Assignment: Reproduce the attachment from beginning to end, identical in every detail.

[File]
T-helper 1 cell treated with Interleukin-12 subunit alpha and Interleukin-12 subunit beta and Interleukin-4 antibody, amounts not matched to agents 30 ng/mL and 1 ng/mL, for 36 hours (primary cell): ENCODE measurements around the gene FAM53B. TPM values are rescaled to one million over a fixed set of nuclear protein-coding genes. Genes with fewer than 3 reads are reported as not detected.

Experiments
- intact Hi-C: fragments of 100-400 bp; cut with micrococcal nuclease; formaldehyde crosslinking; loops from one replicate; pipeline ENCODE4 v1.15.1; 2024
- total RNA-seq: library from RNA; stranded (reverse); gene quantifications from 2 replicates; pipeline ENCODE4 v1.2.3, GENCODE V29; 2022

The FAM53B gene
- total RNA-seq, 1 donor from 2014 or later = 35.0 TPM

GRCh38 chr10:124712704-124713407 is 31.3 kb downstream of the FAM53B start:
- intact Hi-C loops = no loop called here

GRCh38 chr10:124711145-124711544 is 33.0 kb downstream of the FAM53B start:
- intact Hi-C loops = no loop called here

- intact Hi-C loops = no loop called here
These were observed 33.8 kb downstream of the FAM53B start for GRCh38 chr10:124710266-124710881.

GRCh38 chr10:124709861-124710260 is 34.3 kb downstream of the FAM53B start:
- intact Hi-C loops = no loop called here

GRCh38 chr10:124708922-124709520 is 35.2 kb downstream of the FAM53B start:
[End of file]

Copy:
T-helper 1 cell treated with Interleukin-12 subunit alpha and Interleukin-12 subunit beta and Interleukin-4 antibody, amounts not matched to agents 30 ng/mL and 1 ng/mL, for 36 hours (primary cell): ENCODE measurements around the gene FAM53B. TPM values are rescaled to one million over a fixed set of nuclear protein-coding genes. Genes with fewer than 3 reads are reported as not detected.

Experiments
- intact Hi-C: fragments of 100-400 bp; cut with micrococcal nuclease; formaldehyde crosslinking; loops from one replicate; pipeline ENCODE4 v1.15.1; 2024
- total RNA-seq: library from RNA; stranded (reverse); gene quantifications from 2 replicates; pipeline ENCODE4 v1.2.3, GENCODE V29; 2022

The FAM53B gene
- total RNA-seq, 1 donor from 2014 or later = 35.0 TPM

GRCh38 chr10:124712704-124713407 is 31.3 kb downstream of the FAM53B start:
- intact Hi-C loops = no loop called here

GRCh38 chr10:124711145-124711544 is 33.0 kb downstream of the FAM53B start:
- intact Hi-C loops = no loop called here

- intact Hi-C loops = no loop called here
These were observed 33.8 kb downstream of the FAM53B start for GRCh38 chr10:124710266-124710881.

GRCh38 chr10:124709861-124710260 is 34.3 kb downstream of the FAM53B start:
- intact Hi-C loops = no loop called here

GRCh38 chr10:124708922-124709520 is 35.2 kb downstream of the FAM53B start: